Hungary Hungary Hungary Hungary


Agriculture and Horticulture Hungary

Agriculture and horticulture in numbers


Agriculture accounts for only a small part of gross domestic production (GDP) in Europe, and it is considered that the overall vulnerability of the European economy to changes that affect agriculture is low (4). However, agriculture is much more important in terms of area occupied (farmland and forest land cover approximately 90 % of the EU's land surface), and rural population and income (5).


As the result of the political and economic processes after the change of regime in 1990, between 1990 and 2000 the number of agricultural farms was reduced by more than 30%, the number of employees by more than 50%, the volume index of the gross agricultural production by more than 30% and the livestock by almost about 50% (2). In 2010 the share of the Hungarian agriculture sector was 2.8% in the GDP (14). The main agricultural crops in Hungary are wheat and maize (15).

If, beyond the agricultural raw material production, the performance of food industry, food trade and agricultural services as well as the field of sectoral management and administration and education, research and agriculture diplomacy are also taken into account, the share of the so-called agri-business was 12-13% in the GDP in Hungary in 2008, while raw material production itself covered only 4% of the GDP (1).

Hungary has agro-ecosystems on more than 80% of its territory; therefore the agricultural sector’s vulnerability to climate change is extremely high, and adaptation measures are very important. The role of the sector is much more significant in employment than it is indicated by the statistics, since the vast majority (almost 80%) of labour input used in agriculture is non-paid family workforce in Hungary (1).

Vulnerabilities Hungary

Fresh water demand

In respect of the future, water demand is anticipated to remain more or less unchanged in industry and municipalities. The bottleneck is formed by the agricultural sector. Here many uncertainties are faced due to the existing, outdated irrigation system designed for earlier large scale state owned farms, the unavoidable shift from the present small plot structure to medium sized farms and impact of the EU accession. Irrigation demand will definitely grow, particularly in the Tisza valley where availability depends a lot on foreign uses and vulnerability to climate change impacts is high. The solution should be based on a number of hard and soft tools including pricing, planning with neighbour countries and the potential joint construction of reservoirs in upstream countries to cope with extreme events (3).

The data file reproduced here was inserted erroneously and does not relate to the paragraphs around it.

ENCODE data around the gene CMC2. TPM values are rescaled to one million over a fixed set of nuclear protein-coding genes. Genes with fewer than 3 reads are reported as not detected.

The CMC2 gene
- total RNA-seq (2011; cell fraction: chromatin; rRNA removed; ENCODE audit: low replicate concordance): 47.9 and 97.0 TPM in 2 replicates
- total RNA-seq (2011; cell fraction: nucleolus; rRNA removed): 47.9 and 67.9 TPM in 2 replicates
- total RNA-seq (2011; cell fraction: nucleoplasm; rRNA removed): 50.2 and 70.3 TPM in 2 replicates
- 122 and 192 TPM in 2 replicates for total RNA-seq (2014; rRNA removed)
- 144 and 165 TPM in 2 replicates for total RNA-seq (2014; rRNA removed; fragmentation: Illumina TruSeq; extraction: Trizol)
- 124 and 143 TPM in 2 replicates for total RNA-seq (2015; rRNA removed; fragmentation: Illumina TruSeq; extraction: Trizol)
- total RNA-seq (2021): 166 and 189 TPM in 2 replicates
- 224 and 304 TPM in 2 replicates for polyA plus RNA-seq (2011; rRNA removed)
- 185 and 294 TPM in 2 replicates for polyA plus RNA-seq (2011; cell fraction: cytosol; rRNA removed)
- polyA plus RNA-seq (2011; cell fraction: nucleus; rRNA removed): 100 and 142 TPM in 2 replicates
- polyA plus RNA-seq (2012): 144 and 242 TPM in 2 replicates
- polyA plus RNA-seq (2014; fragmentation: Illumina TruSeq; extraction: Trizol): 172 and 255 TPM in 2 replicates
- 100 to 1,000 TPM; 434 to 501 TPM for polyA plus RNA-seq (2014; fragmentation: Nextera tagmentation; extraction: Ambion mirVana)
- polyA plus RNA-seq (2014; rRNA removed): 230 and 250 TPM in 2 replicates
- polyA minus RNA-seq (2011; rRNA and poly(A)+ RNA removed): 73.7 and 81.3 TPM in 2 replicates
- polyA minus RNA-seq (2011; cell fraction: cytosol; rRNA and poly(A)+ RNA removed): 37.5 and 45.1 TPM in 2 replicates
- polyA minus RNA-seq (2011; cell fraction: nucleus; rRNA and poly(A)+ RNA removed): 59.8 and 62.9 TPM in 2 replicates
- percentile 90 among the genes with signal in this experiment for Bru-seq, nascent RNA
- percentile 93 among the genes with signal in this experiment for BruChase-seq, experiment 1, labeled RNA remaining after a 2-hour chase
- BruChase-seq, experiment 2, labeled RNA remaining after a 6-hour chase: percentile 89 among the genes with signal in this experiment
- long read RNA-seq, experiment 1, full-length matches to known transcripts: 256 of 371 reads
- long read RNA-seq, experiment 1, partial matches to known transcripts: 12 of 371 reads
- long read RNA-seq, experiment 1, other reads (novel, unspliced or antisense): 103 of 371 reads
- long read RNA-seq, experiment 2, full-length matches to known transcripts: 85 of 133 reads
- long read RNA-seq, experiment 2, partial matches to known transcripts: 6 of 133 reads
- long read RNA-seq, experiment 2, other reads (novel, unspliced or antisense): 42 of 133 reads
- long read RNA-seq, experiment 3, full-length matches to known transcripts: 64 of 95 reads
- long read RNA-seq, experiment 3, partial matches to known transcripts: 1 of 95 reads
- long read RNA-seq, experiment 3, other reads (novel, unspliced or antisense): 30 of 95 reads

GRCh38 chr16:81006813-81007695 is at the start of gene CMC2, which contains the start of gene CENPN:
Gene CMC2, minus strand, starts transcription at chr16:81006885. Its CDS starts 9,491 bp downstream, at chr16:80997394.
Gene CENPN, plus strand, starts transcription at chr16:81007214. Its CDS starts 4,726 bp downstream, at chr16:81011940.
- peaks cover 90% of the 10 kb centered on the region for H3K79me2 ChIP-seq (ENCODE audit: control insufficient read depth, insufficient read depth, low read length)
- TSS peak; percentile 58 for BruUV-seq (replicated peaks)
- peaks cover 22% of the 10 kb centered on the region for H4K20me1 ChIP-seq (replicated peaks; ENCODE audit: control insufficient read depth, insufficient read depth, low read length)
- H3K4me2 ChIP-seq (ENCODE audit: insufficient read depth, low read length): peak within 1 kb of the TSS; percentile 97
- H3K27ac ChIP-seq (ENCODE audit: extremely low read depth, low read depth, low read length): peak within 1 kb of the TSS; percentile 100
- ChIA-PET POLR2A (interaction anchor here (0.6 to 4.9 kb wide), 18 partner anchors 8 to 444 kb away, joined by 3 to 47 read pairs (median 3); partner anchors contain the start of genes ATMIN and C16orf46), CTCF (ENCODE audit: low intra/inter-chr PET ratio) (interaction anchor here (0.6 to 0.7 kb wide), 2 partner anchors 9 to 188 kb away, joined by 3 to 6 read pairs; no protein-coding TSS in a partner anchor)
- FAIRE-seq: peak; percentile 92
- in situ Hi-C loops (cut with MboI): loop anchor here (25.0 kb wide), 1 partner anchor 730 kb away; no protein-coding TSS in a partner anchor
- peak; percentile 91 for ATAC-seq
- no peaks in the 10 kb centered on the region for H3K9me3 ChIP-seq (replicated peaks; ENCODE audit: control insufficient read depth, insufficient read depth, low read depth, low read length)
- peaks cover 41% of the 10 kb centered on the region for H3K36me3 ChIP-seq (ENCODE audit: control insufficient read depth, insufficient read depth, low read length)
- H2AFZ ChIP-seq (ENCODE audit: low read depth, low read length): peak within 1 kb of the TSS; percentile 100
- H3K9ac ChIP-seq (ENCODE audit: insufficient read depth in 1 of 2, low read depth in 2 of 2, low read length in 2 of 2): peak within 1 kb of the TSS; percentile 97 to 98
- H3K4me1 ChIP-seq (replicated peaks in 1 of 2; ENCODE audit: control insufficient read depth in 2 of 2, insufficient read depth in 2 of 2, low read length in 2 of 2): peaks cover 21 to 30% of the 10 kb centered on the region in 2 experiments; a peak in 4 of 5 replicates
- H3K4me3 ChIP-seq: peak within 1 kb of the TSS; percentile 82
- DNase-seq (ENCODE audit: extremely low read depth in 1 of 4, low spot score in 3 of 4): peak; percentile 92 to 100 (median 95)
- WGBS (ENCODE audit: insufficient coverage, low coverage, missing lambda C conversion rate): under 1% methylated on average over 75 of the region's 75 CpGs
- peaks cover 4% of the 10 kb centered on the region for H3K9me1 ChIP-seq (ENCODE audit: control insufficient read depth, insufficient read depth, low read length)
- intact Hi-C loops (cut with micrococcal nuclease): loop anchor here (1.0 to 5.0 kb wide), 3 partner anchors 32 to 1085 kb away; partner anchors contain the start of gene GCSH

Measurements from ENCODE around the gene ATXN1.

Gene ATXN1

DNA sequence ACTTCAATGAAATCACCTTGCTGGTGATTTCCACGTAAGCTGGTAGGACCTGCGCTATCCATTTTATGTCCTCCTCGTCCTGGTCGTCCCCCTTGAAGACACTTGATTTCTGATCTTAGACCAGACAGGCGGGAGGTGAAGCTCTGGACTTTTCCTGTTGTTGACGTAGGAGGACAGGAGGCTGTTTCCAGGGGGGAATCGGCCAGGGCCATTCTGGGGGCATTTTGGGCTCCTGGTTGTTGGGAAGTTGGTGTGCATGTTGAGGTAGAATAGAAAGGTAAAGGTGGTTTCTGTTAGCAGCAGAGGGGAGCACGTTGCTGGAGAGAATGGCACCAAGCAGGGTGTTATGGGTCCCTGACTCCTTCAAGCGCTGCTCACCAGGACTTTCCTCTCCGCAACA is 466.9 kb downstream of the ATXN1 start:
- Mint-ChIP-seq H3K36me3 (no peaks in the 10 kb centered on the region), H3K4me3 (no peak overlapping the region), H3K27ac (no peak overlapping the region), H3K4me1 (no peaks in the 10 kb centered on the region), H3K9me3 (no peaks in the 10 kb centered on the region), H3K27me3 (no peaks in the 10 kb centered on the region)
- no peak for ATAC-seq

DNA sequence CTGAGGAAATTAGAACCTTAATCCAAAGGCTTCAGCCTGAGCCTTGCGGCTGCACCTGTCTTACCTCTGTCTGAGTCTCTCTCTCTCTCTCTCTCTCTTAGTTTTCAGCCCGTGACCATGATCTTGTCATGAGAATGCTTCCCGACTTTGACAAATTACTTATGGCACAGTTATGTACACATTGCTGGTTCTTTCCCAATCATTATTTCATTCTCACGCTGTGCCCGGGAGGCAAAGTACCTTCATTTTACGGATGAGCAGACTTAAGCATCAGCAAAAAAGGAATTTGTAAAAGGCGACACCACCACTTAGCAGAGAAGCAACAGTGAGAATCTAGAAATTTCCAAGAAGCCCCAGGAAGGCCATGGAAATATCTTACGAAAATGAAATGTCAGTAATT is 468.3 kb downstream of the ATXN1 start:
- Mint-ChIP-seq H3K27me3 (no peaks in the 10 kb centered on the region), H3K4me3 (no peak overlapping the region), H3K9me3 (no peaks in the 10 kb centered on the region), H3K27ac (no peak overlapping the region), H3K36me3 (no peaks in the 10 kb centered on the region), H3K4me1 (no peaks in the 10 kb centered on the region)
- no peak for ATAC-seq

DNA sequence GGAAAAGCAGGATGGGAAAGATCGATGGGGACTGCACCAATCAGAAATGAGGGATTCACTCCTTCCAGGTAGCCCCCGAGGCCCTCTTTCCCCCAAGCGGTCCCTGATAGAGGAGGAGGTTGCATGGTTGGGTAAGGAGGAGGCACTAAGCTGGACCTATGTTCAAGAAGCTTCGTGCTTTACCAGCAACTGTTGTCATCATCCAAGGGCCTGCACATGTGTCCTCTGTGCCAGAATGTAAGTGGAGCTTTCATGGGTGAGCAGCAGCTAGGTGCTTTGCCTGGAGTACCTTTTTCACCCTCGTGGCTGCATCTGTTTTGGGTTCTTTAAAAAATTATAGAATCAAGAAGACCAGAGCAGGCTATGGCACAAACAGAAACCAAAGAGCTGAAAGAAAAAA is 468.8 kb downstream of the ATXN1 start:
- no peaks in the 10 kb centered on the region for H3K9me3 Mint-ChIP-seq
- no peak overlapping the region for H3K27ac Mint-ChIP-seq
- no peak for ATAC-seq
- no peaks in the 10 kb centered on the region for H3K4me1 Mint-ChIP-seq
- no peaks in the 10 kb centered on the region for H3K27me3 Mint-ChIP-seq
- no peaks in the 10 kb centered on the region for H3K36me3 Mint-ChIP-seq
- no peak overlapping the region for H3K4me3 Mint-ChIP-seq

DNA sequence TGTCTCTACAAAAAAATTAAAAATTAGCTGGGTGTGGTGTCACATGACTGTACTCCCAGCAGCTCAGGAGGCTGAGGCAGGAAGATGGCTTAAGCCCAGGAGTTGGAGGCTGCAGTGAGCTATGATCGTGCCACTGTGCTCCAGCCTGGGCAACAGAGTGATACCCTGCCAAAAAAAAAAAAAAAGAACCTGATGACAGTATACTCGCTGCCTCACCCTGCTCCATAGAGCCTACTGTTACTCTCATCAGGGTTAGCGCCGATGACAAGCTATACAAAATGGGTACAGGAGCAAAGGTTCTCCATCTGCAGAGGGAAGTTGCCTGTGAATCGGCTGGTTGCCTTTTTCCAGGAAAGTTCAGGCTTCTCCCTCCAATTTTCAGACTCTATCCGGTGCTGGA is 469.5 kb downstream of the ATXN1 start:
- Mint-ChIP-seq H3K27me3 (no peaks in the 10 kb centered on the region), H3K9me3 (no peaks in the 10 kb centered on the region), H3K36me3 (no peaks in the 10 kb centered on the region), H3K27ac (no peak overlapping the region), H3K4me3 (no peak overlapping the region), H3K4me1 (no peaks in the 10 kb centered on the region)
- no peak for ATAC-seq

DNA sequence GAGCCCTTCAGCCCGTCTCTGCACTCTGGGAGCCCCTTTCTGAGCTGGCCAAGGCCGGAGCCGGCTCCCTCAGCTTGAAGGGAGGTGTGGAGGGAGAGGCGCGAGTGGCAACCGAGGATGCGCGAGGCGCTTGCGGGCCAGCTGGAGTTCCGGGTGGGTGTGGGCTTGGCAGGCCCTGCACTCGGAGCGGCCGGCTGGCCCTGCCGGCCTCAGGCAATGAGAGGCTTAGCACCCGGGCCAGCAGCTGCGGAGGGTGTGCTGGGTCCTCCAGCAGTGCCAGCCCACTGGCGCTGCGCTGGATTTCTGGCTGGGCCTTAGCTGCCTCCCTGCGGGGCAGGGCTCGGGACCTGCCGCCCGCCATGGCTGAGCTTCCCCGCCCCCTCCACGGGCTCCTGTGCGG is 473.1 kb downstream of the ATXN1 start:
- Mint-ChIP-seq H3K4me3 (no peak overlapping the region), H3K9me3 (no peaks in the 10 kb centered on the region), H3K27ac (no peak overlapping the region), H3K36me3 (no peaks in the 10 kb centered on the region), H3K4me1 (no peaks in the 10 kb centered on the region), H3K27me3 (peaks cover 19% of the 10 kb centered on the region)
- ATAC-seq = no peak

Fresh water supply

The climate of Hungary will likely shift to a more Mediterranean one with more frequent extreme events. This would result in reduction in surface runoff, in soil moisture and recharge to groundwater. One of the serious consequences is less water available for increased water demand, especially for irrigation. … From a strategic viewpoint climate change’s likely impacts would be an additional, unpleasant element on already existing problems, primarily in the Tisza-valley, which has been already facing problems of water shortage (1).

In 2010, Hungary became one of the top 5 exporters of maize in the world (16). Under current conditions, crop systems are mainly rain fed, and water licences are massively underexploited. Around 98 % of the agricultural land is not irrigated, mainly due to the large number of small farms, and the lack of integrated water management system and of strong state involvement (17). It is projected (for the IPCC A1B emissions scenario) that in the second half of the century, maize production is only going to be possible with irrigation. Irrigation will also become important for other crops such as green peas and potatoes (18).


Ascending levels of temperature induce alterations in the physiological requirements of heat amount. This may result in a change of duration of crop variety, vegetation periods, and also, there is a chance for alterations in yielding ability, winter hardiness, phenological phases etc. (13).

Animal husbandry

Animal husbandry is exposed to climate change impacts regarding two aspects (13):

  • the uncertainty of and anomalies in water supply that may affect livestock, fodder, pastures;
  • the economic pressure, manifested in technology failures, husbandry methods and measures, quantity and quality of animal products.

Economic forecasts predict stability regarding dairy and beef cattle, and a further reduction in pigs, what may be recovered by strong investments only. Poultry, especially broilers may provide a new challenge. There will be no, or only minor improvement in egg production. New fields and novel methods are to be applied (turkey boom, other new poultry species, etc). Cost effective techniques are to be established (13).

Animal nutrition is influenced in various ways. Animal husbandry based on the use of grain crops is less sensitive to climate changes. Other means of nutrition, like hay, silage, fresh food, grazing based husbandries are more sensitive. Weather anomalies and uncertainties may have severe economic impacts on the fodder and feed market. Sufficient grain storage facilities, improved granary techniques, fodder quality preservation may provide prevention (13).

Veterinary aspects of climate change are manifold. Epidemics, their control and the condition of livestock are the main aspects of prevention. New parasite species and diseases as well as new or modified vectors in spreading of them represent new challenges for veterinary measures. The most important task is the preparation of veterinary services for efficient handling of climate change induced problems (13).